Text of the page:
I am going to do something a little different. Usually, I will finish a book and then write about it, unless there is a particular passage that inspires me. In the case of Divine Horsemen, though, I feel that I need to write about the first half of this book before I continue reading, mainly because it is so dense and there is so much information here I don’t feel I could adequately cover it in one blog post.

First, a little background on why I started reading this book. I have always been fascinated with religion, mysticism, and spirituality, and have tried to learn as much about various traditions while keeping an open mind. I lived in Miami for many years and had quite a few Haitian friends there, with whom I occasionally discussed voodoo (or voudou). I also have a close friend who was initiated into the voudou religion. Anyway, following a recent trip to New Orleans, I realized that I really don’t know much about the religion of voudou, so I contacted my friend and asked him if he would be willing to instruct me on some of the basics. He gladly agreed and suggested I begin by reading Maya Deren’s book.

So far, the book is nothing short of amazing. She documents the rituals she attended with incredible detail and ties the Haitian deities and practices into larger themes of universal archetypes. Already, this book has had a profound impact on me.

Deren begins her book by explaining her concept of myth: “Myth is the facts of the mind made manifest in a fiction of matter.” (p. 21) She continues by stating:

The metaphors of the diverse myths differ; the nature of the Cosmic Catalyst is the same. It is an energy which, out of the anonymity of void, of chaos, of the wholeness of the Cosmic Egg, crystallizes the major elements, precipitates the primary areas, and finally differentiates the first androgynous life (as the solitary Adam) into the twinned specializations: male and female. (p. 23)

Essentially, she asserts that all creation myths contain the same elements, that life is first created from the void as the combined androgynous archetype, which is then divided into the masculine and feminine.

Much of the first half of the book deals with the loa (which are the voudou deities) and with the symbolism associated with those deities. “Each loa is but an aspect of one central cosmic principle differentiated by the emphases which that central principle manifests according to the varying contexts in which it operates.” (pp. 94 – 95)

One of the symbols that is explored is that of the cross, or the crossroads. The cross symbol is prevalent in Christianity and the symbol of the crossroads represents a place where one encounters beings from other realms, as evident in the tale of blues musician Robert Johnson selling his soul at the crossroads. But as Deren explains, the crossroad symbolizes the intersection between the two planes of existence: the spiritual and the physical. It is at this point where one can move between realms.

It is, above all, a figure for the intersection of the horizontal plane, which is the material world, by the vertical plane, the metaphysical axis, which plunges into the mirror. The crossroads, then, is the point of access to the world of les Invisibles, which is the soul of the cosmos, the source of the life force, the cosmic memory, and the cosmic wisdom. (p. 35)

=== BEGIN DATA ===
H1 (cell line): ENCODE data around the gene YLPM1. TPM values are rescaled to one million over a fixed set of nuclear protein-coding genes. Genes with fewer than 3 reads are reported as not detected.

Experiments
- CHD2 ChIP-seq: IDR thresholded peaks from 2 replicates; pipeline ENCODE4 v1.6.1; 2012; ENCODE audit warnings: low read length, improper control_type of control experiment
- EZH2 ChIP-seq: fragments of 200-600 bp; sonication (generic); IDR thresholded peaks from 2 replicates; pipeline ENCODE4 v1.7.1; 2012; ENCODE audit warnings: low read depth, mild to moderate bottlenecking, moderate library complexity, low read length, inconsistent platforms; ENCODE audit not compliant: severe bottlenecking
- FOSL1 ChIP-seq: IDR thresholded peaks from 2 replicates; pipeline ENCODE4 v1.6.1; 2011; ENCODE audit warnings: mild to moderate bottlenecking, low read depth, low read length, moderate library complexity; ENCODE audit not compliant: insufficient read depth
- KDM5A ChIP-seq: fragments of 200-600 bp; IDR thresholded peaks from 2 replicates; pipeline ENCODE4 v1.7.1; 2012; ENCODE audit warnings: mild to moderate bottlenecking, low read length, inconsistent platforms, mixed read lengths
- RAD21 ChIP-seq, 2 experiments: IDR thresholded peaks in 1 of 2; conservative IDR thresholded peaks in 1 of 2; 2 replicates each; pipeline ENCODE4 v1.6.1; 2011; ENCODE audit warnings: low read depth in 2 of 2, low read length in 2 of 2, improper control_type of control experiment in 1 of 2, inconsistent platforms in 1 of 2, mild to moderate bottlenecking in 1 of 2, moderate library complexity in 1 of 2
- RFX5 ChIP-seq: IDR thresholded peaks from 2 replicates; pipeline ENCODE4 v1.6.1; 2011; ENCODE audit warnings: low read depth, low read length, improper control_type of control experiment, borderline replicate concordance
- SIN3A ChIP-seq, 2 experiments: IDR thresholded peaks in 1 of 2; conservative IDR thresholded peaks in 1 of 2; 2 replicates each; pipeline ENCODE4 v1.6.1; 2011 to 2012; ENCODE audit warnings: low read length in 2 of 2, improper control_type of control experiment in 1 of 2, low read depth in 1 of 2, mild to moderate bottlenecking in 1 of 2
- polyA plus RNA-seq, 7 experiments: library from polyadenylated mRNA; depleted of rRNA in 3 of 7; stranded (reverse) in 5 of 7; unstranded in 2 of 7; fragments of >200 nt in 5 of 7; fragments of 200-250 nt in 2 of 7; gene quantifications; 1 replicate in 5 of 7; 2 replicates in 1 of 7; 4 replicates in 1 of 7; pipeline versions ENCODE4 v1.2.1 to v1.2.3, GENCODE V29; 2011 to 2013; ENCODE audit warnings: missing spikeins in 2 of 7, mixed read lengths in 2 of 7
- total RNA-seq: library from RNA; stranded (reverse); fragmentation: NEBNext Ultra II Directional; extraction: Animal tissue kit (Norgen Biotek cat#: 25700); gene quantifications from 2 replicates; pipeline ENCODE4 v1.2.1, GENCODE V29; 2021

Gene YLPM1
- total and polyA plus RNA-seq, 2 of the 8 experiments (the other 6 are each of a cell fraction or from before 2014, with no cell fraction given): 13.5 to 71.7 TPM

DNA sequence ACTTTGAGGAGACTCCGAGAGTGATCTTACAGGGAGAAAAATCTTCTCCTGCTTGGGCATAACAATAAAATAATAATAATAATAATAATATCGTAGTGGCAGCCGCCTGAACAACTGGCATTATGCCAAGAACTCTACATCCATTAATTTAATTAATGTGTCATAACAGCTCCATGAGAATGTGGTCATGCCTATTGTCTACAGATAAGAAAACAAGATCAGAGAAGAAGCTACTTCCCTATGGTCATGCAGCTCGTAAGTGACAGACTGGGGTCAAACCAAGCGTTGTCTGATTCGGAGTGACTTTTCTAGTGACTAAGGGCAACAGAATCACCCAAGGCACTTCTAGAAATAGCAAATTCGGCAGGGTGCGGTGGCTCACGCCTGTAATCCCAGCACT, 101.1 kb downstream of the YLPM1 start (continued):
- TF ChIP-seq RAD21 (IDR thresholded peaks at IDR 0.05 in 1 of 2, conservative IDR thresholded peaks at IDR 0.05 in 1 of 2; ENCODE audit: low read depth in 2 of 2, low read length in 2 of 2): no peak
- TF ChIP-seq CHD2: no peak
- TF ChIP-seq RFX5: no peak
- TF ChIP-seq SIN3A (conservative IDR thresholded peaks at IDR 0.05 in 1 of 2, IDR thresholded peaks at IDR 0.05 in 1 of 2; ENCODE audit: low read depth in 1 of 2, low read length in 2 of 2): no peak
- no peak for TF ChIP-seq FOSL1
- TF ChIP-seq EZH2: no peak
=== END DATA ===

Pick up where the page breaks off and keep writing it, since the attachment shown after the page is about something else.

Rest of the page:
The name of the loa that controls the crossroads is Legba, an androgynous deity that contains divine feminine and masculine principles. Deren explains that Legba’s symbol (or vever) is comprised of male and female elements.

As principle of life, as the initial procreative whole, Legba was both man and woman and his vever still bears the sign of this totality. (p. 96)

Another example of masculine/feminine divine balance is represented by Damballah (the serpent god) and his female counterpart Ayida (whose symbol is the rainbow). Together, it was Damballah and Ayida who created all existence out of the void, or from the Cosmic Egg.

OurosborosDamballah and Ayida, who together represent the sexual totality, encompass the cosmos as a serpent coiled about the world. (p. 116)

This is clearly a manifestation of the ourosboros, a symbol which represents “the idea of primordial unity related to something existing in or persisting from the beginning with such force or qualities it cannot be extinguished.” (Click here for source.)

The voudou religion demonstrates a genuine gender balance, recognizing that male and female energies are both required for the creative process, on the material plane as well as the metaphysical plane.

The female principle thus participates in all the major cosmic forces (with the exception of the distinctly masculine forces personified in Ogoun) and Voudoun does not idealize woman, per se, as the principle of fecundity. Neither does it give preferential emphasis to the maternal womb over the phallic principle, either as cosmic origin, or in the prevalent psychology as reflected in ritual. Because of this explicit insistence that generation is the responsibility of male and female equally, the female principle enjoys less singular and specific importance here than in several other major mythologies. (p. 137)

This is by far my longest blog post and I feel like I have only scratched the surface regarding some of the key themes covered in the first half of this book. It is a very dense and informative book, and one that must be read slowly and thoughtfully in order to fully grasp the material. If you are at all interested in religions and spirituality (and I assume you are if you have read this far), then I encourage you to find a copy of this book and spend some time with it.

I will be writing Part 2 upon completion of the book.